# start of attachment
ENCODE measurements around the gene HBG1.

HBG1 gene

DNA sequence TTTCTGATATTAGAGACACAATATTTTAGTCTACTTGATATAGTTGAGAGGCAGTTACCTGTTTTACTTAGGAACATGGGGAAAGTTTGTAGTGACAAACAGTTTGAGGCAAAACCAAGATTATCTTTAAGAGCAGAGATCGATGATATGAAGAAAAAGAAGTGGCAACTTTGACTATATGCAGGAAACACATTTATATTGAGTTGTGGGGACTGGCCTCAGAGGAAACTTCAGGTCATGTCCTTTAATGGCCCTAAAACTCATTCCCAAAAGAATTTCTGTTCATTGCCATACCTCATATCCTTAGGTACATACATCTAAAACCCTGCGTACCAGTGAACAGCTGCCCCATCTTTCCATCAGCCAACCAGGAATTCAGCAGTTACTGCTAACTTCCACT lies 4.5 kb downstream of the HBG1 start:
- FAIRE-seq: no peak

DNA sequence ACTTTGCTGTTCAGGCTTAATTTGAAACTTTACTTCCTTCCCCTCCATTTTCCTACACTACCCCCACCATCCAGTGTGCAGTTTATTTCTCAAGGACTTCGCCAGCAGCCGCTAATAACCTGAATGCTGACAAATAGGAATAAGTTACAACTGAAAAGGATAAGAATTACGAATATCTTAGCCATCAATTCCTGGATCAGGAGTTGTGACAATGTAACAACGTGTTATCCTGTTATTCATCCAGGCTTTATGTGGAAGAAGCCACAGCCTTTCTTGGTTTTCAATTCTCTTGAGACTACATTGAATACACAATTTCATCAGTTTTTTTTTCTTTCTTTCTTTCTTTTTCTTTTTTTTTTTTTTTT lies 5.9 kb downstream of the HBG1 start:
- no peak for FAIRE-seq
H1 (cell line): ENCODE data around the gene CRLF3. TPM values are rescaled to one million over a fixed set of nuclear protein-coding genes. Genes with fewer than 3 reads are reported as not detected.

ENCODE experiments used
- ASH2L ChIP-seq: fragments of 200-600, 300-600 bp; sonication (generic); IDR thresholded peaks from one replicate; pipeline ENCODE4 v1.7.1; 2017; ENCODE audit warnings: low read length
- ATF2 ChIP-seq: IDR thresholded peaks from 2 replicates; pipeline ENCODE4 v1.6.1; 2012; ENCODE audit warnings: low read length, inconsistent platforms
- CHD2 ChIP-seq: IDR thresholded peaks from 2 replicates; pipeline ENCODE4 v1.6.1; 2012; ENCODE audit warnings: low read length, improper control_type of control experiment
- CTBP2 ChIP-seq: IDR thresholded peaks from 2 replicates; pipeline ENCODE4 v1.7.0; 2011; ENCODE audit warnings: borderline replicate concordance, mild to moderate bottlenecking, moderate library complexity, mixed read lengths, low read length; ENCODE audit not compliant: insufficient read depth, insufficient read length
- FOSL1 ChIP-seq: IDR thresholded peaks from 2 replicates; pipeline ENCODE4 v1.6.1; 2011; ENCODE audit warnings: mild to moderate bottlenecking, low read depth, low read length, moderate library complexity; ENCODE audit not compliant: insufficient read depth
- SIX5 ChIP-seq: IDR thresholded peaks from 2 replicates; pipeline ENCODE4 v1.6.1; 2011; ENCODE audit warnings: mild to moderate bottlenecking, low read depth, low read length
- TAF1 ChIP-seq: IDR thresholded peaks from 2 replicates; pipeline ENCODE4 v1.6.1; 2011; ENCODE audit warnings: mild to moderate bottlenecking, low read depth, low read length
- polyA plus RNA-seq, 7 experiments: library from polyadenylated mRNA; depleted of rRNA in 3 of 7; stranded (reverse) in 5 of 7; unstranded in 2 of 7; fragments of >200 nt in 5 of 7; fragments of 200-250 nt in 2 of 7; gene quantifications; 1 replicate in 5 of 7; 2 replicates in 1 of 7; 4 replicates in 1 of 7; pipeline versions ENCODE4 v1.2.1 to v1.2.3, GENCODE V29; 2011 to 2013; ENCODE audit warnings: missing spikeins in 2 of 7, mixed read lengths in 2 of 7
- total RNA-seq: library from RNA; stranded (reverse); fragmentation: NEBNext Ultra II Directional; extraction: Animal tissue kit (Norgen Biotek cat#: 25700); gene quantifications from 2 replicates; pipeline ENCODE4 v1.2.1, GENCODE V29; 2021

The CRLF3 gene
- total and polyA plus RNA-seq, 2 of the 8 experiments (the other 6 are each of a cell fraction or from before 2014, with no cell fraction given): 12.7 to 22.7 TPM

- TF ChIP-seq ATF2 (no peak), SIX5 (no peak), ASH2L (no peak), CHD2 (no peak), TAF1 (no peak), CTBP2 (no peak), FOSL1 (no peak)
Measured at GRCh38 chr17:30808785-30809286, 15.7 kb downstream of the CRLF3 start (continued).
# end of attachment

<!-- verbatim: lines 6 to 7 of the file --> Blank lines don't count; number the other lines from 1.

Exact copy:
- no peak for FAIRE-seq
H1 (cell line): ENCODE data around the gene CRLF3. TPM values are rescaled to one million over a fixed set of nuclear protein-coding genes. Genes with fewer than 3 reads are reported as not detected.